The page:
As I’ve continued to move in healthier directions, writing books and trying to educate about porn addiction, she’s been one of my biggest cheerleaders and I don’t know that I’d have the confidence to keep going if she didn’t boost me up from time to time.

I read so much about people who are just not connecting with their therapist. I have to admit, I was not always 100% open and honest about everything with my former therapists, so some of the problem was likely me. With my current therapist, I can tell her anything, even things that are uncomfortable and shameful.

I wouldn’t have ever thought a woman who’s only three or four years older than me would be the one I clicked with, but she was the one. Her practice has expanded mightily to several offices over the last few years and despite transitioning most of her client load, she was gracious enough to continue seeing me. That meant a lot as I can’t imagine the time it would take to not only get up to speed with another therapist, but also be lucky enough to make that connection.

If you’re not connecting with your therapist, and you’ve given it four or five sessions, stop wasting your time. Just because they have some letters after their name does not mean they are instantly the perfect one for you. I needed someone who asked a lot of questions and who understands my strange sense of humor. I needed someone who shared a bit about her life, but didn’t make it about her. I didn’t want someone who ended every session with “homework.” I didn’t do my homework in high school, what makes you think I’m going to do it now?

She’s never given me the “magic bullet” piece of advice to change everything for the better. She helped me learn it doesn’t exist. While I don’t need the intense therapy I had early in recovery, it’s reassuring to know we can check-in every 2 or 3 weeks, even if it’s just for chit-chat. Hopefully that will continue for many years to come.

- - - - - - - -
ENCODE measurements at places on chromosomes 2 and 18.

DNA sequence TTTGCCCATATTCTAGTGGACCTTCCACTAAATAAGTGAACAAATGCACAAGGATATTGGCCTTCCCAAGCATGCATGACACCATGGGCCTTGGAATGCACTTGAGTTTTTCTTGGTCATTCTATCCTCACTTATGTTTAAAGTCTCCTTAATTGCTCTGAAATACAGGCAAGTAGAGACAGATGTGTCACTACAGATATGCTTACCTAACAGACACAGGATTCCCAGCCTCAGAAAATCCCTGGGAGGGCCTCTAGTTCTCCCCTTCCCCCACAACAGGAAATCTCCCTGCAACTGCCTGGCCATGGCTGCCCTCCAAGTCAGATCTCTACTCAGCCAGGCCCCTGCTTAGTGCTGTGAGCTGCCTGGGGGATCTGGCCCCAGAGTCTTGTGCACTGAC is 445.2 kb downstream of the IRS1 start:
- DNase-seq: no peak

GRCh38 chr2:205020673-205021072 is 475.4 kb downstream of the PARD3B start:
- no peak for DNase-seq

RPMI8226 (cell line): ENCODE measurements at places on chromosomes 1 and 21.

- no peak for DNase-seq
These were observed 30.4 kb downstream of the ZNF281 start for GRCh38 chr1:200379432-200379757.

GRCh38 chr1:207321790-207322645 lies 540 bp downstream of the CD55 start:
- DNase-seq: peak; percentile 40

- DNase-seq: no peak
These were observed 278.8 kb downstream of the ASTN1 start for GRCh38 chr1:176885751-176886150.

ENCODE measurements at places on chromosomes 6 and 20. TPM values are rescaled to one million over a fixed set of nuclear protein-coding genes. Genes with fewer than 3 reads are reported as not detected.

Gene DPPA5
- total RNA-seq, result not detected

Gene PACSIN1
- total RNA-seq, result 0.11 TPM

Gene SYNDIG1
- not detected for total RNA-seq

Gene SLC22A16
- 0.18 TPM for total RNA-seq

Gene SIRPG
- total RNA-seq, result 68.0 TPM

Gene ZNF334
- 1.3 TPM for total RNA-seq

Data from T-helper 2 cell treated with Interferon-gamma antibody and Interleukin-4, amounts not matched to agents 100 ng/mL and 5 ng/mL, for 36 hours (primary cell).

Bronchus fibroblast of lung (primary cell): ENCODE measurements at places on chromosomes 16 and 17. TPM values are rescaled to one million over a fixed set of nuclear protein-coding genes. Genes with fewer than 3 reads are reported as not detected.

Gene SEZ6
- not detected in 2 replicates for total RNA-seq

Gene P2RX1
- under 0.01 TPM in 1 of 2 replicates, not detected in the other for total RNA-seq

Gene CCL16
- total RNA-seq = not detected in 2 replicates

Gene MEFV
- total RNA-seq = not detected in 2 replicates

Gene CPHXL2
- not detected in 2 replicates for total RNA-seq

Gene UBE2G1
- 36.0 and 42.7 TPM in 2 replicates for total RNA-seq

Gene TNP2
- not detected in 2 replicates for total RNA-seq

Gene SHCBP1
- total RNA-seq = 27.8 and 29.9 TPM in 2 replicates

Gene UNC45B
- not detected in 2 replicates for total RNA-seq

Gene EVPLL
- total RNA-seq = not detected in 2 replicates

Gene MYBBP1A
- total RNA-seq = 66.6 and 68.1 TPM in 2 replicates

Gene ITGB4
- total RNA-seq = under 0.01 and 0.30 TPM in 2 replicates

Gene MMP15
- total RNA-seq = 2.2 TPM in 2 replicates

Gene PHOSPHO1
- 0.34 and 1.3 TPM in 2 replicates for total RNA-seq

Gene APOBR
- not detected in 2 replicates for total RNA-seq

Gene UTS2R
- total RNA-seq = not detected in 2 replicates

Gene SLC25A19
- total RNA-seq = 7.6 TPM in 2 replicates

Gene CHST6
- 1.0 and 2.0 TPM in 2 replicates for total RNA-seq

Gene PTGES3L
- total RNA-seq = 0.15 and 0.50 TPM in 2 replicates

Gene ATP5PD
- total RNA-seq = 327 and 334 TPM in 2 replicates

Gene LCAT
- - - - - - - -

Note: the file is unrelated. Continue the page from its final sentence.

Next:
Find a therapist you connect with because it will make a world of difference. It did for me.

‘Radical Acceptance’ Has Been Crucial to My Successful Addiction Recovery

One of the more important tools I developed in recovery has been the practice of radical acceptance. I was once called out for not having any radical acceptance ability when I was in rehab and it forced me to reflect on the accusation.

Several of the residents were allowed to attend an “outside” 12-step meeting, meaning they went to a Narcotics Anonymous meeting off the rehab property with regular community members. On their way back, they stopped off at a store and bought candy and energy drinks, which were both forbidden at the rehab. Their car was searched upon return and the contraband was discovered.

The next day, at our large group morning meeting, one of the counselors told us because of the actions of those four residents, all visitor’s passes would be cancelled the following weekend.

A few of the residents who had family or friends visiting got visibly upset and/or angry.

“This is meant to make you all accountable to one another,” the counselor told the group. “It’s a skill you need to develop. If you were in an office and one of your co-workers was flaunting the rules, your co-workers would come together and set them straight.”

I had always thought I had an overdeveloped sense of justice/injustice, and it was going off like a light on top of a firetruck. I couldn’t stand to see many of my friends denied visits with their families.

“Your rationalization is bullshit,” I said loudly.

“What is that, Mr. Shea?” the counselor asked.

“That’s a pathetic rationalization. First, if we were co-workers, that person would get fired. The entire team wouldn’t. Sure, we could complain to the boss about them, but none of us even knew what these guys did. Second, making each other accountable isn’t actually the way the world works. That’s why we have police and the legal system. We don’t punish all of society for one person’s wrongs.”